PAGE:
Dave Perman and Lauren Mayes had the unenviable position of presenting at the end of the day, and at the same time as the expo reception was starting (a.k.a. “open bar”), but I wanted to round out my view of the new Case Manager product by looking at how the user interfaces are built. This is all about the Mashup Center and the Case Manager widgets; I’ve played around with the ECM widgets in the past, which provide an easy way to build a composite application that includes FileNet ECM capabilities.
Perman walked through the Case Manager Builder briefly to show how everything hangs together – or at least, the parts that are integrated into the Builder environment, which are the content and process parts, but not rules or analytics – then described the mashup environment. The composite application development (mashup) environment is pretty standard functionality in BPM and ACM these days, but Case Manager comes with a pre-configured set of pages that make it easy to build case application UIs. A business analyst can easily customize the standard Case Manager pages, selecting which widgets are included and their placement on the page, including external (non-Case Manager) widgets.
The designer can also override the standard case view pages either for all users or for specific roles; this requires creating the page in the mashup environment and registering it for use in Case Manager, then using the Case Manager Builder to assign that page to the specific actions associated with a case. In other words, the UI design is not integrated into the Case Builder environment, although the end result is linked within that environment.
Mayes then went through the process of building and integrating 3rd party widgets; there’s a lot of material on the IBM website now on how to build widgets, and this was just a high-level view of that process and the architecture of integrating between the Mashup Center and the ACM widgets, themes and ECM services on the application server. This uses lightweight REST services that return JSON, hence easier to deal with in the browser, including CMIS REST services for content access, PE REST services for process access, and some custom case-specific REST services. Since there are widgets for Sametime presence and chat functionality, they link through to a Sametime proxy server on the application server. For you FileNet developer geeks, know that you also have to have an instance of Workplace XT running on the application server as well. I’m not going to repeat all the gory details, but basically once you have your custom widget built, you can deploy it so that it appears on the Mashup Center palette, and can be used like any other pre-existing widget. There’s also a command widget that retrieves all the case information so that it’s not loaded multiple times by all of the other widgets; it’s also a controller for moving between list and detail pages.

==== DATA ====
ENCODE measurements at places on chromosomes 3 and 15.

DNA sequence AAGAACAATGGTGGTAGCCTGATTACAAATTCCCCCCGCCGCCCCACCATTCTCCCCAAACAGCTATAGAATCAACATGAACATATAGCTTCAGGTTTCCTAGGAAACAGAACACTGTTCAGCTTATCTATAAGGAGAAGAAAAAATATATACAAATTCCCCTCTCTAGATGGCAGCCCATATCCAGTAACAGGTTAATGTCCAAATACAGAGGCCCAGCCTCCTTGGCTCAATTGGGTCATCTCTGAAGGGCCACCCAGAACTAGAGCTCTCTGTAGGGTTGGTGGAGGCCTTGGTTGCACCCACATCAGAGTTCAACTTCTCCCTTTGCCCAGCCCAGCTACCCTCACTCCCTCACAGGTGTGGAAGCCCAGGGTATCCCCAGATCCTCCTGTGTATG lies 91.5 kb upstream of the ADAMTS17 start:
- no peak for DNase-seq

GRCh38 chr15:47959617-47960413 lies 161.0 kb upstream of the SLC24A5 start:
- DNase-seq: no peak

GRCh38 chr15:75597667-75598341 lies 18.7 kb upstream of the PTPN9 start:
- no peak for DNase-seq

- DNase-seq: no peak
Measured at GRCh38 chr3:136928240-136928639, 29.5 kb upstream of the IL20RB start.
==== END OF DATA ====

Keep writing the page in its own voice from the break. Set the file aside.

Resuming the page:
This is a bit more information that I was counting on absorbing this late in the day, and I ducked out early when the IBM partner started presented about what they’ve done with custom widgets.
That’s it for today; tomorrow will be a short day since I fly home mid-day, but I’ll likely be at one or two sessions in the morning.